Immediate hypersensitivity reactions are dependent on IgE-mediated activation of
basophils and mast cells. There are many elements that regulate expression of the
response that distribute up and down the cascade of events from the generation of IgE
to the tissue end-organ response and the positive and negative feedback loops that link
the various elements together. One of the early necessary elements is related to the
intrinsic ability of the basophil and mast cell to respond to aggregation of the IgE
receptor. It is now apparent that for human basophils, this intrinsic responsiveness
primarily relates the expression of one of the early receptor associated kinases, SYK.
Several studies have established that SYK activity is likely a rate-limiting step in the IgE-
dependent signal transduction cascade and expression levels determine its activity.
Studies have also demonstrated that the very low expression levels of SYK in basophils
are unique to this leukocyte. Recent studies demonstrate 5 regulatory pathways of SYK
expression, two of which have recently been excluded for further consideration as an
explanation for the natural heterogeneity of expression in the population. Based on
preliminary results, the application proposes to examine one of newly described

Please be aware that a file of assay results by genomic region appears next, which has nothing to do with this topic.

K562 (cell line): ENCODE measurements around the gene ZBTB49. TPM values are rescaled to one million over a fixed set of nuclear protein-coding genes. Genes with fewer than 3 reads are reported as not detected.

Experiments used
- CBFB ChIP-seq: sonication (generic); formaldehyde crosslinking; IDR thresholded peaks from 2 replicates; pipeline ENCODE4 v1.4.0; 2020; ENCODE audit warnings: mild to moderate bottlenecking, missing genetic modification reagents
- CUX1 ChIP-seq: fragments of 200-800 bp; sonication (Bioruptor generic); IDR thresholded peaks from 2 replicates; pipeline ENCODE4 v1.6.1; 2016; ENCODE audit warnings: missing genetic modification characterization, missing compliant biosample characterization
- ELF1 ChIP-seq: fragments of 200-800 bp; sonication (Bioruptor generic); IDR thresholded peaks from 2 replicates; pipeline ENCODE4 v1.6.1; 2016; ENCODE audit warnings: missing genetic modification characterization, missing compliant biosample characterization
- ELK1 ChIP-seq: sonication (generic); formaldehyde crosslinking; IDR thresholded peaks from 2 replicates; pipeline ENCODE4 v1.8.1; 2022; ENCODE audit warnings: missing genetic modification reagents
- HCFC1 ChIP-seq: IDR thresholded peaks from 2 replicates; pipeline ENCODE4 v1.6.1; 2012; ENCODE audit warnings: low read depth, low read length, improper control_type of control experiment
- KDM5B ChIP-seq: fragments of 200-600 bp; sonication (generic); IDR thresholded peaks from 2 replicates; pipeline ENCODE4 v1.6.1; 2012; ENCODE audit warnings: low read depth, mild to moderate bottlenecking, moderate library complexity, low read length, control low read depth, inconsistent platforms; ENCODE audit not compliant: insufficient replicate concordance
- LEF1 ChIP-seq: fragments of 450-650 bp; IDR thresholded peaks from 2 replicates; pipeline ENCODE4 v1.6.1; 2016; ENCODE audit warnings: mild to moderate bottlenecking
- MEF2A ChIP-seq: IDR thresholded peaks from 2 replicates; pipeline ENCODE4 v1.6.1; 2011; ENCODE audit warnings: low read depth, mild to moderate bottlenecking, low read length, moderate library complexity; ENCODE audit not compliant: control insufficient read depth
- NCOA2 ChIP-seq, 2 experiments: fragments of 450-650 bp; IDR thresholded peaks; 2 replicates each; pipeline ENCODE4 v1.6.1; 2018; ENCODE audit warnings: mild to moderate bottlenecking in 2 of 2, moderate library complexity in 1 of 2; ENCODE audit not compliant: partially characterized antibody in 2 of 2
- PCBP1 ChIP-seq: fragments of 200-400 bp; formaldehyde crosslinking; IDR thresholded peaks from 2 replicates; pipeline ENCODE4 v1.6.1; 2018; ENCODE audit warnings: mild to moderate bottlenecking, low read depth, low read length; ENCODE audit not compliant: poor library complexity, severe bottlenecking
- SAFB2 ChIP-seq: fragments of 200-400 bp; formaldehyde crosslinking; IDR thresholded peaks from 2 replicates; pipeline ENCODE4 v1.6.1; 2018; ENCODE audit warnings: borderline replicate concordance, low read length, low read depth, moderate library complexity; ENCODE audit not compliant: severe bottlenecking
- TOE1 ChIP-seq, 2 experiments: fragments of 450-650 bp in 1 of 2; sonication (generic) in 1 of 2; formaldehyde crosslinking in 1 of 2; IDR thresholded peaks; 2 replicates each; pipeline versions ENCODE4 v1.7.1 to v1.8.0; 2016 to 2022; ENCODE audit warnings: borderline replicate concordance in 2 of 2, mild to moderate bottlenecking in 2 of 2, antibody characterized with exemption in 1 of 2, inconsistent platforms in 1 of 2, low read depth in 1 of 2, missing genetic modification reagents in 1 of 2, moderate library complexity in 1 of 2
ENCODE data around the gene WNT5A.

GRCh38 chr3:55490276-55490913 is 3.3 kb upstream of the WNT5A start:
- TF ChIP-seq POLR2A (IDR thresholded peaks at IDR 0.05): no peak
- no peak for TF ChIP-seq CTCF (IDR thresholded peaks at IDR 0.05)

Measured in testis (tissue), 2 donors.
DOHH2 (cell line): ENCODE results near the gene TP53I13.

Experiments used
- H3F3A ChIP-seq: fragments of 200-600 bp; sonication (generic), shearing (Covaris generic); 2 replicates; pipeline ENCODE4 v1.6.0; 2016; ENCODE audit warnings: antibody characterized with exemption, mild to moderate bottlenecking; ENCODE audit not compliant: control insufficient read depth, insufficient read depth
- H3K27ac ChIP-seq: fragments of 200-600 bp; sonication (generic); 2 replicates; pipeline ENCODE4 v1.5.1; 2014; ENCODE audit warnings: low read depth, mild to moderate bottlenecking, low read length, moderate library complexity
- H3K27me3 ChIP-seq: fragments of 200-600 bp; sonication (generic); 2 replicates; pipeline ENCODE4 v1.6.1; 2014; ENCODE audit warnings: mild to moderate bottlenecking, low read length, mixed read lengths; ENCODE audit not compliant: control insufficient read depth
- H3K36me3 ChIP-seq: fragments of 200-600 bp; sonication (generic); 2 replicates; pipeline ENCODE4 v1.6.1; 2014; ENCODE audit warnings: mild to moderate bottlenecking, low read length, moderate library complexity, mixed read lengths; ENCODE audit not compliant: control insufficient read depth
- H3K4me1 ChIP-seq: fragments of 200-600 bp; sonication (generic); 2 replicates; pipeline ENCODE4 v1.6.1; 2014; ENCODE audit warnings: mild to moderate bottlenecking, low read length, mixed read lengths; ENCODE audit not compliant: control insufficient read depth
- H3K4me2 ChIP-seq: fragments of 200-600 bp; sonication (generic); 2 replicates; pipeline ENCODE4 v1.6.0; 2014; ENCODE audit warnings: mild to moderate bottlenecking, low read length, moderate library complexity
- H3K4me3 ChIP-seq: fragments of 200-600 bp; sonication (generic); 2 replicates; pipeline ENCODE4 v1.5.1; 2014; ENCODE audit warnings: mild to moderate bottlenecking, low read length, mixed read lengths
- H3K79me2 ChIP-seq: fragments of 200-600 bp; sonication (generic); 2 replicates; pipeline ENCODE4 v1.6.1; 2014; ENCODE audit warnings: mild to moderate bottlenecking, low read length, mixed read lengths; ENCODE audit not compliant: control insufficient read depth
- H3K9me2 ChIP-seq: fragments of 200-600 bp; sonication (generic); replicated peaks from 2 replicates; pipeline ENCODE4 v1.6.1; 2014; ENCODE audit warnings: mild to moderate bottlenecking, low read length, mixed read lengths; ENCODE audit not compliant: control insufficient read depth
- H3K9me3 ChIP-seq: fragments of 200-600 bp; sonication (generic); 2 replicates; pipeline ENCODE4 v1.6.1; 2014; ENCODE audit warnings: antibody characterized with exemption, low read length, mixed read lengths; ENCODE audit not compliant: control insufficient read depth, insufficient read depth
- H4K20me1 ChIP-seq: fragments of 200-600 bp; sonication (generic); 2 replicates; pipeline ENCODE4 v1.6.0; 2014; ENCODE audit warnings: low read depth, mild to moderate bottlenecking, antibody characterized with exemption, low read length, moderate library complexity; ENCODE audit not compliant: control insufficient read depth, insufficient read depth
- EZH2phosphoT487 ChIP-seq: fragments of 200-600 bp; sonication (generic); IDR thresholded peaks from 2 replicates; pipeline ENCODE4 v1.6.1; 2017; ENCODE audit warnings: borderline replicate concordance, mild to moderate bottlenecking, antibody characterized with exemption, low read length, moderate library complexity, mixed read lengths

pathways in greater detail. A large international study established the association of a
SNP family in the SYK gene promoter, in 100% linkage disequilibrium, with SYK
expression is multiple cell types. In a pilot study we found that the same SNP family
strongly associates with the magnitude of IgE-mediated secretion. Aim 1 of the proposal
will expand in both size and detail the pilot study observations. Aim 2 will address a
question raised by the possible association of genotype with function, the reversal of
suppressed SYK expression in patients with omalizumab. Aim 3 will determine which
SNP is relevant to SYK gene expression and examine several hypotheses regarding the
transcription factors that modulate the effect.